Reddit user “Lycerius” has been playing the same Civilization II match since 2002. Normally this would just be a bizarre story of one man’s dedication to his favorite classic game — something to be smirked at before moving on — but in this case it’s a harrowing look at one possible reality as envisioned by the gold standard of turn-based strategy gaming.
Describing the world of 3991 as “a hellish nightmare of suffering and devastation,” Lycerius explains that only three nations remain, locked in an eternal war that so far has raged for over 1700 years. The planet’s surface is largely irradiated swamp land due to the proliferation of nuclear weapons between the three factions, and global warming which has melted the polar ice caps. While the threat of mutual annihilation keeps nuclear weaponry in check in our time (and in most Civilization matches), Lycerius claims that with each of the world’s powers regularly detonating nukes anyway, no one side has any reason to stop nuking the others, and thus nuclear war has continued unabated for centuries. However, since every major city is equipped with missile defense systems, these nukes are only really effective against mobile armies, leaving the areas outside of cities virtually uninhabitable and preventing any one side from gaining an advantage over the other via traditional military means.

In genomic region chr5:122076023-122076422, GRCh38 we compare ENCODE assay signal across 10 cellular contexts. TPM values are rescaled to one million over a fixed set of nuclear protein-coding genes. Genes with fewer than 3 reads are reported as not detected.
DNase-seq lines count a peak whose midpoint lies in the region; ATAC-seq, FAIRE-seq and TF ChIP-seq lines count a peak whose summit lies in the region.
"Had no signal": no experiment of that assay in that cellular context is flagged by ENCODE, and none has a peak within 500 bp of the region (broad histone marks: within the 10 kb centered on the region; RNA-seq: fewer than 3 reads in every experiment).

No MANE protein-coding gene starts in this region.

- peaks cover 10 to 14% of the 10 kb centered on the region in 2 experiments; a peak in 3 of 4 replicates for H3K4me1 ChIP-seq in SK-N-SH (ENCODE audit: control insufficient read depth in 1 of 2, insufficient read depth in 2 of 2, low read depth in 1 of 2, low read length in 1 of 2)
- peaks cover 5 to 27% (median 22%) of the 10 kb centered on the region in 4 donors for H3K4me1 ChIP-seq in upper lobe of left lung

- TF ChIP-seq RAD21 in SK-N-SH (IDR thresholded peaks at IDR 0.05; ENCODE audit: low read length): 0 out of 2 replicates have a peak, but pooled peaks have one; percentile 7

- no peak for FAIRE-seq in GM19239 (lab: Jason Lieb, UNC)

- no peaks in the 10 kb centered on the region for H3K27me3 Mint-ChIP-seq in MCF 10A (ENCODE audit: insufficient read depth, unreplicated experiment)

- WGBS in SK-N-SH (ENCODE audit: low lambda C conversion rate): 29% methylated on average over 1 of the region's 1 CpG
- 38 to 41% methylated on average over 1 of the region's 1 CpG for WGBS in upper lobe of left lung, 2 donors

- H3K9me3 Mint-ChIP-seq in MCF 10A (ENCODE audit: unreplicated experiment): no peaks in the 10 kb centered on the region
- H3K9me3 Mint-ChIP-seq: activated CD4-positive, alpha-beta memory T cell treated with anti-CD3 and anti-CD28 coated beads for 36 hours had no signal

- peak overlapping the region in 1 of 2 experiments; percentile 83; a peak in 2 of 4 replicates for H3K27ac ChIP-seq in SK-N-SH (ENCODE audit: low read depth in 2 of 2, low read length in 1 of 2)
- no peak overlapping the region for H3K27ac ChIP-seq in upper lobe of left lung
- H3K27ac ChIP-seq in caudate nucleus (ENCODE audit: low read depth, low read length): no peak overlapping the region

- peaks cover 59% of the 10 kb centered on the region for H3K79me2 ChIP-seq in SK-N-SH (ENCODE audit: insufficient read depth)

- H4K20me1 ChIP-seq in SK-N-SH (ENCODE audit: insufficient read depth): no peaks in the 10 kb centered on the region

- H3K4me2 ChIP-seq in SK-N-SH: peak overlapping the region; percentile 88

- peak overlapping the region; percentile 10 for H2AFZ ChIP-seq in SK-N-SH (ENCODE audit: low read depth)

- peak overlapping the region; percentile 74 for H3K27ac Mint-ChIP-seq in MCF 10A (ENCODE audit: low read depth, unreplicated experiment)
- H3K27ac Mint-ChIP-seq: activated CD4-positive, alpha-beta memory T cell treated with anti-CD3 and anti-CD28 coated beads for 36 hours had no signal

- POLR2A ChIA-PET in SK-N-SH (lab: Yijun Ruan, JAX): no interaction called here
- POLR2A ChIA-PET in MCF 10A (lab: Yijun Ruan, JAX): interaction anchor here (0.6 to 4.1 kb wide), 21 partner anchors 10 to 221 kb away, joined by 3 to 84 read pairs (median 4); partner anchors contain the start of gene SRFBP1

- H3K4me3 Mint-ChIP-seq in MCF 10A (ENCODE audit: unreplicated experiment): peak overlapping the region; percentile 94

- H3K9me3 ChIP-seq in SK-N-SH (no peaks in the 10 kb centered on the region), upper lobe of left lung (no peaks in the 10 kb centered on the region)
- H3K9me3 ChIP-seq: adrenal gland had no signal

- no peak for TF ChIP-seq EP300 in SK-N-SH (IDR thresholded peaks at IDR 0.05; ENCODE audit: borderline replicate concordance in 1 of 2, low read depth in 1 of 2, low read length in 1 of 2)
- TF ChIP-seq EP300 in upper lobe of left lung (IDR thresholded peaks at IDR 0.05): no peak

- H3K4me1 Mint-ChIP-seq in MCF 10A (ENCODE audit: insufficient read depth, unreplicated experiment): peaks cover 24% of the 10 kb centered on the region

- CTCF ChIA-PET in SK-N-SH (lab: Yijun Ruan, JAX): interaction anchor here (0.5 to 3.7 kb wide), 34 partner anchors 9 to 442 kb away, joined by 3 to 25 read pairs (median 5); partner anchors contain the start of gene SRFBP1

More depressingly, Lycerius claims that he was forced to convert his nation into a mandatory Communist state simply to keep the war effort going. The other two nations are likewise locked into a state of stagnation, using all of their resources to maintain the three-way stalemate, lest any of the other powers attain an upper hand.
In truth, this is far from crucial, world-changing news, but between his Reddit post, the images Lycerius has captured, and this subreddit forum created by Reddit users in an effort to crowdsource ideas to end the centuries-old war, the entire tale is a beautiful example of how a game can create engaging scenarios far beyond what its developers ever intended. Plus, it’s a really dark look at mankind’s possible future that simultaneously serves as a reminder of the kind of tension we faced only theoretically during the Cold War. It’s fascinating reading, if you’ve got time to kill.
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